Twitter is ABUZZ! with people laughing at actor/controversialist/superglue victim James Woods and his HILARIOUS! attempt to DE-GHETTO-IZE! a quote from Omar Little, the Robin-Hood-esque gangster on The Wire. Regarding the Mueller Report, Woods wrote:
“If you try to kill the King, you better not miss.”
When Everybody Knows! that Omar said,
“You come at the king, you best not miss.”
How could Woods be so ILLITERATE?
As you can see from the screenshot, Twitter thought this was important enough to make a “Featured Story”. Naturally, it caused me to grit my teeth, because both Omar and Woods are quoting an older source. I’ll let these folks explain:
It’s a line that stands out because it sounds badass. But it’s also a reference to something less than totally badass, a response Ralph Waldo Emerson sent future Supreme Court Justice Oliver Wendell Holmes over a collegiate attempt to refute the supremacy of Plato’s classification of ideas. “When you strike at a king,” Emerson, then a 60-year-old Unitarian minister, famously wrote, “you must kill him.”
I’m fairly certain Emerson is not the original source for this thought, however. We see it in Shakespeare and in Greek tragedy. It is dangerous to challenge power and to fail in the attempt; ask anyone who observed the Year Of The Four Emperors. With that said, I object to the idea that ol’ Ralph Waldo was “less than totally badass”. He possessed a clarity of thought and expression long gone from the modern conversation. I enjoyed reading him for the same reason I enjoy reading Samuel Johnson — the sense of arguments mustered, marshaled, and marched into battle. Emerson had what we used to call a masculine mind, before that became a slur. He was Thoreau’s superior because he rarely allowed himself to argue from emotion. That’s why we still hear about Walden long after most schools have banished Emerson from the rolls; Henry David’s loosely-constructed, frequently hypocritical, hugely self-centric mode of thinking suits our current cadre of pseudo-intellectuals far better.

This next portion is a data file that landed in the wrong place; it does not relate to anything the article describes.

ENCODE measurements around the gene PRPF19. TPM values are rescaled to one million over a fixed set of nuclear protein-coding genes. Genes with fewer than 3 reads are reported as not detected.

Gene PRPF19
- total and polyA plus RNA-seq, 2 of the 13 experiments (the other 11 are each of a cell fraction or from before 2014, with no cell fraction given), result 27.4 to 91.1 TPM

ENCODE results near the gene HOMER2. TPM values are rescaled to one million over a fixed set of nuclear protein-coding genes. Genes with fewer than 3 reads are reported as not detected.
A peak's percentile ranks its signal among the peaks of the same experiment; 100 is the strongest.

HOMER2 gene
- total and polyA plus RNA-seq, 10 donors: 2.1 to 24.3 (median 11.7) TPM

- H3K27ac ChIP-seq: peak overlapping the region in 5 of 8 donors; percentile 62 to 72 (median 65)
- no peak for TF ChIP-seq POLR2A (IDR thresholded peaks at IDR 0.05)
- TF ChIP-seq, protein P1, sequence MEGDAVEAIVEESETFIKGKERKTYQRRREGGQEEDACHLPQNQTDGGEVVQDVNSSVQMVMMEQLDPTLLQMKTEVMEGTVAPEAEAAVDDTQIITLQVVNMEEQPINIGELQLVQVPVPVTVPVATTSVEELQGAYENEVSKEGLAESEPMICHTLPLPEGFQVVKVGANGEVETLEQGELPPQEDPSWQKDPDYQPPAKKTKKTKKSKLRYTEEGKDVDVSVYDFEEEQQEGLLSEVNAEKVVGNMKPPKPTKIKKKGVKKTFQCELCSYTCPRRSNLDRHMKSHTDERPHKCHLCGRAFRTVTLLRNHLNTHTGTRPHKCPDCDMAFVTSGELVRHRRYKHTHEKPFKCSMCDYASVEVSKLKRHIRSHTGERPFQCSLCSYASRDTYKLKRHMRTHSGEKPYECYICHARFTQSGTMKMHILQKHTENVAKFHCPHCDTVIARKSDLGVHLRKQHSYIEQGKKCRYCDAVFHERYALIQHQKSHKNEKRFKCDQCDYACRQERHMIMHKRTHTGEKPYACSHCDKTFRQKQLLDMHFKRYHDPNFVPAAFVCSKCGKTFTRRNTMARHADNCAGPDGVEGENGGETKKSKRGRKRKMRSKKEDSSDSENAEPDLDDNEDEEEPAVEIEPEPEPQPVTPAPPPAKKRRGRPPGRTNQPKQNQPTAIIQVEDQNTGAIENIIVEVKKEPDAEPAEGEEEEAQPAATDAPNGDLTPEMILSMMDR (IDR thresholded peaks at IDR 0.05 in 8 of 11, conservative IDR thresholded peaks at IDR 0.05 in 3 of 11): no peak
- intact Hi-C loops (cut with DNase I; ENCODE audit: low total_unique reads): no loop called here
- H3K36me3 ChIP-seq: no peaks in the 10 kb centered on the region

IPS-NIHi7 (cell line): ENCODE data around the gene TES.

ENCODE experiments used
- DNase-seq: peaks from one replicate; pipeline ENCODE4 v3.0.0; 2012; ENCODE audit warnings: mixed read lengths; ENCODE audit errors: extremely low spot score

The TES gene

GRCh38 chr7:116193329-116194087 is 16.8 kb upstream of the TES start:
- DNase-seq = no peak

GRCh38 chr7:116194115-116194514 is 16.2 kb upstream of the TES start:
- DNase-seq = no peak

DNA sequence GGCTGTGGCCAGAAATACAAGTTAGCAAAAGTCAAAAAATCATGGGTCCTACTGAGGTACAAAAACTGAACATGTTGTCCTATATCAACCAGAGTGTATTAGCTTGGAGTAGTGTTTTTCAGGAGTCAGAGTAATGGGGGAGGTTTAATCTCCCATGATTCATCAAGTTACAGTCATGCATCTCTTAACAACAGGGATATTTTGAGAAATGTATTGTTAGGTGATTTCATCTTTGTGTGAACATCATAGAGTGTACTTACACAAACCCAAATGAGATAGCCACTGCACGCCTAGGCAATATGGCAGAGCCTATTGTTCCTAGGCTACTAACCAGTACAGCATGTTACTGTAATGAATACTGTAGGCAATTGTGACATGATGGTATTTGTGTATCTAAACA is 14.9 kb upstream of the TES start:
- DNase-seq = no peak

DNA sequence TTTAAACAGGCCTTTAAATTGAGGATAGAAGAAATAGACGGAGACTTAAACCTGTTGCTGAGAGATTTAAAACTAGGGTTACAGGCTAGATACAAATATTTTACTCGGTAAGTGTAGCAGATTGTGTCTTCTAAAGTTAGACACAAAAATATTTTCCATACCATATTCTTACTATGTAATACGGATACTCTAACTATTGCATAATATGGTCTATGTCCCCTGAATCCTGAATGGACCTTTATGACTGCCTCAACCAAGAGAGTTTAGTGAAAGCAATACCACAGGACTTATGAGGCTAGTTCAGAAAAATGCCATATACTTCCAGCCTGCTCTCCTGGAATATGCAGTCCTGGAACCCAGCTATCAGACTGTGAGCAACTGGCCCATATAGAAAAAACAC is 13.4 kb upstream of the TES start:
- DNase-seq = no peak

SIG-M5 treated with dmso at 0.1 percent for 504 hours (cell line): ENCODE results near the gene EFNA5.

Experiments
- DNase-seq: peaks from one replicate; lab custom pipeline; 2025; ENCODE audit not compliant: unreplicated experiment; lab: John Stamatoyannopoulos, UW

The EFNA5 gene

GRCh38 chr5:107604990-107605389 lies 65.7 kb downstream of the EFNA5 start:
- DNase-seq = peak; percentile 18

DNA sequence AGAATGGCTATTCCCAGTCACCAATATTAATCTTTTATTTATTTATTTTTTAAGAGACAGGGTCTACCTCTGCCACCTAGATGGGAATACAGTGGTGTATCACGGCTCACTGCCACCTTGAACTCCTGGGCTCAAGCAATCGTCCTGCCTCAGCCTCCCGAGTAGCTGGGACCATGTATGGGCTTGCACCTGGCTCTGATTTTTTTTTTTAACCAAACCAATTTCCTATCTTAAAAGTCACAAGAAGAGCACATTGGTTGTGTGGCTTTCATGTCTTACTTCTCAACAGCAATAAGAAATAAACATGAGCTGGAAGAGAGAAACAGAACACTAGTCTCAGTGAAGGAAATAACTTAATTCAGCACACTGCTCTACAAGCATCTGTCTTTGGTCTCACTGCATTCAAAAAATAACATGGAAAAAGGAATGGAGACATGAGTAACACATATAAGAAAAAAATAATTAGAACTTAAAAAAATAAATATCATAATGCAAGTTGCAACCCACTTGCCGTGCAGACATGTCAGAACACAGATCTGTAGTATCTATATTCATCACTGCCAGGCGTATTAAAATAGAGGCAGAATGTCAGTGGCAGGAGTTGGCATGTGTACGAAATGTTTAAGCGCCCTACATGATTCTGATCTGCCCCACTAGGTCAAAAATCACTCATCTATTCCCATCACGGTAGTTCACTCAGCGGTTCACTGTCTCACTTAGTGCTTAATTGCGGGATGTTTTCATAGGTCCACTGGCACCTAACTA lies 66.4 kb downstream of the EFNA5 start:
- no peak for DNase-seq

There is a movie coming out in which a musician realizes that he is the only person in the world who remembers the Beatles. Naturally, he “writes” their songs and becomes famous as a result. Have all the old eighteenth-and-nineteenth-century thinkers become so obscure that we now ascribe their words to Omar Little? Oh well. Our “woke” culture came at the king — or, this being Easter, I should clarify that they came at the King of Kings — and they did not miss. Or did they?
This being the New York Auto Show Week, I wrote six separate and distinct articles for Hagerty. Check them all out here.